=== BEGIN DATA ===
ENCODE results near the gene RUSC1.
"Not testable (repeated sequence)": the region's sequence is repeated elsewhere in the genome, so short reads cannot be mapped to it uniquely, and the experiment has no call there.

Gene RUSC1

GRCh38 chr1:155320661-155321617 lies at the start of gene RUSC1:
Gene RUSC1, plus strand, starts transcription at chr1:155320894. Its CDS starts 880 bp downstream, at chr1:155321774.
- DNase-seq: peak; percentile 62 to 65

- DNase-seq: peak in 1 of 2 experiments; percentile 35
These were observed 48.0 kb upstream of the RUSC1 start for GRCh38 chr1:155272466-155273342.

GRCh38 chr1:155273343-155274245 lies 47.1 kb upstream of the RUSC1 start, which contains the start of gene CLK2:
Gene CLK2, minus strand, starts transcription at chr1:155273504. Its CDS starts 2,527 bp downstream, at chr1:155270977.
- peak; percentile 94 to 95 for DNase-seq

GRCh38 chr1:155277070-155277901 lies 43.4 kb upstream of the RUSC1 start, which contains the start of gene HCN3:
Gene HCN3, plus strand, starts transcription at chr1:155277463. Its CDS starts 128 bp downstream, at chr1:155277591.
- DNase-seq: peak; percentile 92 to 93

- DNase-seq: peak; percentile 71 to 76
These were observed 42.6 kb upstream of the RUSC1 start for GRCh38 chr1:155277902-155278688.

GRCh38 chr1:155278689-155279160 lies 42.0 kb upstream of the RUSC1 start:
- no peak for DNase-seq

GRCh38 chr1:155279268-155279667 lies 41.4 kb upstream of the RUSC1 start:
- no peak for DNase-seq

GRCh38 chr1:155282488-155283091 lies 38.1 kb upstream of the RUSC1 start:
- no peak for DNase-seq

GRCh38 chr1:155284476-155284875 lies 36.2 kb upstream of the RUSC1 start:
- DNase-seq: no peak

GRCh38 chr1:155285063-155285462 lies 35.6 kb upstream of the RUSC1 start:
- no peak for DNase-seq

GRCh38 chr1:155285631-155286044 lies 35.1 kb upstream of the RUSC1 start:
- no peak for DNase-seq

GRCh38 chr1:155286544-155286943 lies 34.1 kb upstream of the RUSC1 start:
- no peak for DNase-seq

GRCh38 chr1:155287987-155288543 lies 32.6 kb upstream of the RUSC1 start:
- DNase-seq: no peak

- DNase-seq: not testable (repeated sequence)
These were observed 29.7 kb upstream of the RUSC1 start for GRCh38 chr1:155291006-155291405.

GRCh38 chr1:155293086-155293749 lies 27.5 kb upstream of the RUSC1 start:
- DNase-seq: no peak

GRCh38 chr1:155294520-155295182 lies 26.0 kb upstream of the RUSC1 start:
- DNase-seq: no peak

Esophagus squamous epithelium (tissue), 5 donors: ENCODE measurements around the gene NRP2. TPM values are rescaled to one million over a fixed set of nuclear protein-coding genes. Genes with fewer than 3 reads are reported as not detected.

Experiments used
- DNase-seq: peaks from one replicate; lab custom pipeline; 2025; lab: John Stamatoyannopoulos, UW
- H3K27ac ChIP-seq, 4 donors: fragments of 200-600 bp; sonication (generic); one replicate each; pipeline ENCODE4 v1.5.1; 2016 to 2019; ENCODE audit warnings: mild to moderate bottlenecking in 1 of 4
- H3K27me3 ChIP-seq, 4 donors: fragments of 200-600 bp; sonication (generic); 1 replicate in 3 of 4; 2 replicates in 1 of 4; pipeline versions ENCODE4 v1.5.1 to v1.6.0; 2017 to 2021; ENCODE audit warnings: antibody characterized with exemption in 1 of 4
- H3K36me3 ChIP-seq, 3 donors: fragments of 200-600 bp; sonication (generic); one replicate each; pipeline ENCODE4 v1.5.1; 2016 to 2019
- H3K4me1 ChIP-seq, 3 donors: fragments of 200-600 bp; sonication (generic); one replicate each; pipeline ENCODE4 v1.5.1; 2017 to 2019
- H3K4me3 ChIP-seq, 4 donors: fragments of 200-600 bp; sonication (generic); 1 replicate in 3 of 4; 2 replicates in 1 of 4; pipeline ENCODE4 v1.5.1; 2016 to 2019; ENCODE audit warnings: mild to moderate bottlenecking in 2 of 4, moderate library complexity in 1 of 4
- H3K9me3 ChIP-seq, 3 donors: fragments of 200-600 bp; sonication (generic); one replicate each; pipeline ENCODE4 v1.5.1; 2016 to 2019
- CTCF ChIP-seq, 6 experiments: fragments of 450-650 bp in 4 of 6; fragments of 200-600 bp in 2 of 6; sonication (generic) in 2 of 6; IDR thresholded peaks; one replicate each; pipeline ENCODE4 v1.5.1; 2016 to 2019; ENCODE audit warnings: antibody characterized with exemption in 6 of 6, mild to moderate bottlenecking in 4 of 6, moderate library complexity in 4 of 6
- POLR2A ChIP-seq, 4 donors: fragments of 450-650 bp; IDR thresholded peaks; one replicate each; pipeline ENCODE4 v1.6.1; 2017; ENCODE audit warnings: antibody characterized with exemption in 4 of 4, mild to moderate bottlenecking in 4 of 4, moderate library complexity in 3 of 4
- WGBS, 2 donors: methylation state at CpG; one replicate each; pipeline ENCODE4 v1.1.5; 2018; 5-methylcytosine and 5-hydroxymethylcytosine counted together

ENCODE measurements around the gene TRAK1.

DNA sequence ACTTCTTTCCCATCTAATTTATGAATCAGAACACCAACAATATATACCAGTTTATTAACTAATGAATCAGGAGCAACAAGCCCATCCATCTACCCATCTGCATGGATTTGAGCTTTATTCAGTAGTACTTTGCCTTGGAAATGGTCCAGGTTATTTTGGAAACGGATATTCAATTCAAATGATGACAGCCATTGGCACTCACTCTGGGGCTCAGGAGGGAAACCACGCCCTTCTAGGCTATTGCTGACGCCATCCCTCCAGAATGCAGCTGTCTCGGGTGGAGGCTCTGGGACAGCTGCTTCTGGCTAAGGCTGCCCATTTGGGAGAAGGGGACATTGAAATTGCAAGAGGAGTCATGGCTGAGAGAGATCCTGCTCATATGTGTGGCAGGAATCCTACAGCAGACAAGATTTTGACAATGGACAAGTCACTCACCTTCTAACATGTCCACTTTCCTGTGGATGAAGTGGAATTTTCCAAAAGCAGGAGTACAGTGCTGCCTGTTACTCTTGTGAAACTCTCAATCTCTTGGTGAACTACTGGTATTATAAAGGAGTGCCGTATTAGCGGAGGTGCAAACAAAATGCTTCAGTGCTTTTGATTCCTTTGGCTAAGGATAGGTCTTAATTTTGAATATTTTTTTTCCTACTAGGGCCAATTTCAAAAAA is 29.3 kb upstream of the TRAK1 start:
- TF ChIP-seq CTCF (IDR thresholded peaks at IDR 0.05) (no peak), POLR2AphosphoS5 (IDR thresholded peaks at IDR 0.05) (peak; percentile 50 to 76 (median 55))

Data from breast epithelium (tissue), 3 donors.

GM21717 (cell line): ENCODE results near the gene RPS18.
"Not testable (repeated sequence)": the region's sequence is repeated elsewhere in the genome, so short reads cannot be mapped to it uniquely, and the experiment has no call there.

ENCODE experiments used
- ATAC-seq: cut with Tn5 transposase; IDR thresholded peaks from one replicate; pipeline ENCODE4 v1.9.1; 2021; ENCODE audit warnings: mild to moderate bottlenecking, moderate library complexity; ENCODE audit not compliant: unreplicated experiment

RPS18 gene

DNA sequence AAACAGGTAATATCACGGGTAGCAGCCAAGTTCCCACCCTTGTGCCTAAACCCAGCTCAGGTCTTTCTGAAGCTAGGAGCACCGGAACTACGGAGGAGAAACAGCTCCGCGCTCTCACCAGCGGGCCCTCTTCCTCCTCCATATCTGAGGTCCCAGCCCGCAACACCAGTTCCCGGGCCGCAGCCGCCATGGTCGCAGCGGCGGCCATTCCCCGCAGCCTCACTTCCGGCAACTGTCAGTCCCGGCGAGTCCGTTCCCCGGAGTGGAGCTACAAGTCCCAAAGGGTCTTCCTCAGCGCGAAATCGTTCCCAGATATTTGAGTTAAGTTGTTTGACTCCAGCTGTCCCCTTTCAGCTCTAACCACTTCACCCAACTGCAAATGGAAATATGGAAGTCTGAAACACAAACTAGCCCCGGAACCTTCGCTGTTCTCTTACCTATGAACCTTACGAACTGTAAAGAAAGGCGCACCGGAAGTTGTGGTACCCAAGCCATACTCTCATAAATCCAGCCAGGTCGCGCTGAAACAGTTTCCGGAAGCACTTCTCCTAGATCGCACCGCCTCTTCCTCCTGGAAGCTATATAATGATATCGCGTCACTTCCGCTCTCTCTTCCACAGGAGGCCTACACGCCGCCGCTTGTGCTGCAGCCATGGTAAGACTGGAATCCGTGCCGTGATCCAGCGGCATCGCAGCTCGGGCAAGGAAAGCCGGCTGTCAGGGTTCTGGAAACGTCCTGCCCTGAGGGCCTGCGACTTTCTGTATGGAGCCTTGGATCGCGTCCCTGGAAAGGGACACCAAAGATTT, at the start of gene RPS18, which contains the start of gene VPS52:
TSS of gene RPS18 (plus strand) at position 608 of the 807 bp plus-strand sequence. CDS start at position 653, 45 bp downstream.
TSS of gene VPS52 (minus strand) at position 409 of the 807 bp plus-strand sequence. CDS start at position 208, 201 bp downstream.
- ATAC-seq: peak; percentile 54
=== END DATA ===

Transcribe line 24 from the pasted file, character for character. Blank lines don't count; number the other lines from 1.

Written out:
- DNase-seq: no peak